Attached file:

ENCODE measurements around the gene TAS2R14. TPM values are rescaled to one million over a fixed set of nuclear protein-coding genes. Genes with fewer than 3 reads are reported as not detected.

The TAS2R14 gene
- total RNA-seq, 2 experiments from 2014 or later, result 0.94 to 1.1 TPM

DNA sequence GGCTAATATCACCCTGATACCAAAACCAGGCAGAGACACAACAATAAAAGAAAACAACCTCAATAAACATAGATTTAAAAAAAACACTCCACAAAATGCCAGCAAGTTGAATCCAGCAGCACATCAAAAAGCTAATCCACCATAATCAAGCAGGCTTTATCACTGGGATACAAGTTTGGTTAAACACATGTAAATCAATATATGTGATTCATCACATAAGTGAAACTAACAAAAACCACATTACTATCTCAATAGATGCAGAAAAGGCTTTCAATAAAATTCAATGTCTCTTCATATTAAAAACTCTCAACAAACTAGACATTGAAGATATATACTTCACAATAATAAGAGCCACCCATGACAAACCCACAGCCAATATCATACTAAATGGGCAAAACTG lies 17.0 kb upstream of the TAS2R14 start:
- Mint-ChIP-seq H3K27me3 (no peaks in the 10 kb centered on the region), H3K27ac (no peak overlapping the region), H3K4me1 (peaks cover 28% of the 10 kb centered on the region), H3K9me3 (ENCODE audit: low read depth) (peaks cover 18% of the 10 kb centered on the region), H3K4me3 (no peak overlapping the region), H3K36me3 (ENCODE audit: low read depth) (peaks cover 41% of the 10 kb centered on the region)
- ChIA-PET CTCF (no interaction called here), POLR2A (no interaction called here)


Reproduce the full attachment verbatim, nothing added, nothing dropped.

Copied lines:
ENCODE measurements around the gene TAS2R14. TPM values are rescaled to one million over a fixed set of nuclear protein-coding genes. Genes with fewer than 3 reads are reported as not detected.

The TAS2R14 gene
- total RNA-seq, 2 experiments from 2014 or later, result 0.94 to 1.1 TPM

DNA sequence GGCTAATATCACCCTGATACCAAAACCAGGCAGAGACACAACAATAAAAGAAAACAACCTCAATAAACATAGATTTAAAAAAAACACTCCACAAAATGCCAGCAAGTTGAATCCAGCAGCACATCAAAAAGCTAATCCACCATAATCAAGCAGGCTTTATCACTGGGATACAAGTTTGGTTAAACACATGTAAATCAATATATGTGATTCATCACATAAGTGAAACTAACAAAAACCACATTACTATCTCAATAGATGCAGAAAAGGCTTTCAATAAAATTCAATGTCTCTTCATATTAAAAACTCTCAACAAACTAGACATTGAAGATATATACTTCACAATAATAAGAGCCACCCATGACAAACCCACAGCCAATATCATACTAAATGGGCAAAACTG lies 17.0 kb upstream of the TAS2R14 start:
- Mint-ChIP-seq H3K27me3 (no peaks in the 10 kb centered on the region), H3K27ac (no peak overlapping the region), H3K4me1 (peaks cover 28% of the 10 kb centered on the region), H3K9me3 (ENCODE audit: low read depth) (peaks cover 18% of the 10 kb centered on the region), H3K4me3 (no peak overlapping the region), H3K36me3 (ENCODE audit: low read depth) (peaks cover 41% of the 10 kb centered on the region)
- ChIA-PET CTCF (no interaction called here), POLR2A (no interaction called here)